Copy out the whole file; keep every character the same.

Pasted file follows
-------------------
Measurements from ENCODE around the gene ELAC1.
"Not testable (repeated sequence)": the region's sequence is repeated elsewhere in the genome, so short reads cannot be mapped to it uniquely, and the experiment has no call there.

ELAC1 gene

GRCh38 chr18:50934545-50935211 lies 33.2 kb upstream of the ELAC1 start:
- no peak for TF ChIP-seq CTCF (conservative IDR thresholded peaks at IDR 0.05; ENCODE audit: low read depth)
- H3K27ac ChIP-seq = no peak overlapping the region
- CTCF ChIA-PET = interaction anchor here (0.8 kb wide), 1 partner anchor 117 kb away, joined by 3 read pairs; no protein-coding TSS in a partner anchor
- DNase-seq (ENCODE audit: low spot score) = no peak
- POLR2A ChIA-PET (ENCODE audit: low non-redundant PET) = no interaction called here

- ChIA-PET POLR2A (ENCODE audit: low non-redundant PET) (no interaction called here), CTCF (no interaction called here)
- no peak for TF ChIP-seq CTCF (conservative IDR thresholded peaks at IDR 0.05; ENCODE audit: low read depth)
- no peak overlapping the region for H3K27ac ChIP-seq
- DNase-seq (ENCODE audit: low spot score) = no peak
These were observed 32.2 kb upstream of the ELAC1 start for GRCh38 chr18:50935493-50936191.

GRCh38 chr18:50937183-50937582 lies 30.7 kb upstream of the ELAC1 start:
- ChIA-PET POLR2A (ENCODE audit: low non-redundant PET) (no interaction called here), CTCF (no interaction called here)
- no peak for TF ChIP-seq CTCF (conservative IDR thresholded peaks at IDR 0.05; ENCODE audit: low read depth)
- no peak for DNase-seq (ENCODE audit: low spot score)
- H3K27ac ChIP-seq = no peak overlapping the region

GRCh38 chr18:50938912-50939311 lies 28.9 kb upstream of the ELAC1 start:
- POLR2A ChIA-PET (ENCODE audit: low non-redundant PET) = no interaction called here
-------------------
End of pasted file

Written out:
Measurements from ENCODE around the gene ELAC1.
"Not testable (repeated sequence)": the region's sequence is repeated elsewhere in the genome, so short reads cannot be mapped to it uniquely, and the experiment has no call there.

ELAC1 gene

GRCh38 chr18:50934545-50935211 lies 33.2 kb upstream of the ELAC1 start:
- no peak for TF ChIP-seq CTCF (conservative IDR thresholded peaks at IDR 0.05; ENCODE audit: low read depth)
- H3K27ac ChIP-seq = no peak overlapping the region
- CTCF ChIA-PET = interaction anchor here (0.8 kb wide), 1 partner anchor 117 kb away, joined by 3 read pairs; no protein-coding TSS in a partner anchor
- DNase-seq (ENCODE audit: low spot score) = no peak
- POLR2A ChIA-PET (ENCODE audit: low non-redundant PET) = no interaction called here

- ChIA-PET POLR2A (ENCODE audit: low non-redundant PET) (no interaction called here), CTCF (no interaction called here)
- no peak for TF ChIP-seq CTCF (conservative IDR thresholded peaks at IDR 0.05; ENCODE audit: low read depth)
- no peak overlapping the region for H3K27ac ChIP-seq
- DNase-seq (ENCODE audit: low spot score) = no peak
These were observed 32.2 kb upstream of the ELAC1 start for GRCh38 chr18:50935493-50936191.

GRCh38 chr18:50937183-50937582 lies 30.7 kb upstream of the ELAC1 start:
- ChIA-PET POLR2A (ENCODE audit: low non-redundant PET) (no interaction called here), CTCF (no interaction called here)
- no peak for TF ChIP-seq CTCF (conservative IDR thresholded peaks at IDR 0.05; ENCODE audit: low read depth)
- no peak for DNase-seq (ENCODE audit: low spot score)
- H3K27ac ChIP-seq = no peak overlapping the region

GRCh38 chr18:50938912-50939311 lies 28.9 kb upstream of the ELAC1 start:
- POLR2A ChIA-PET (ENCODE audit: low non-redundant PET) = no interaction called here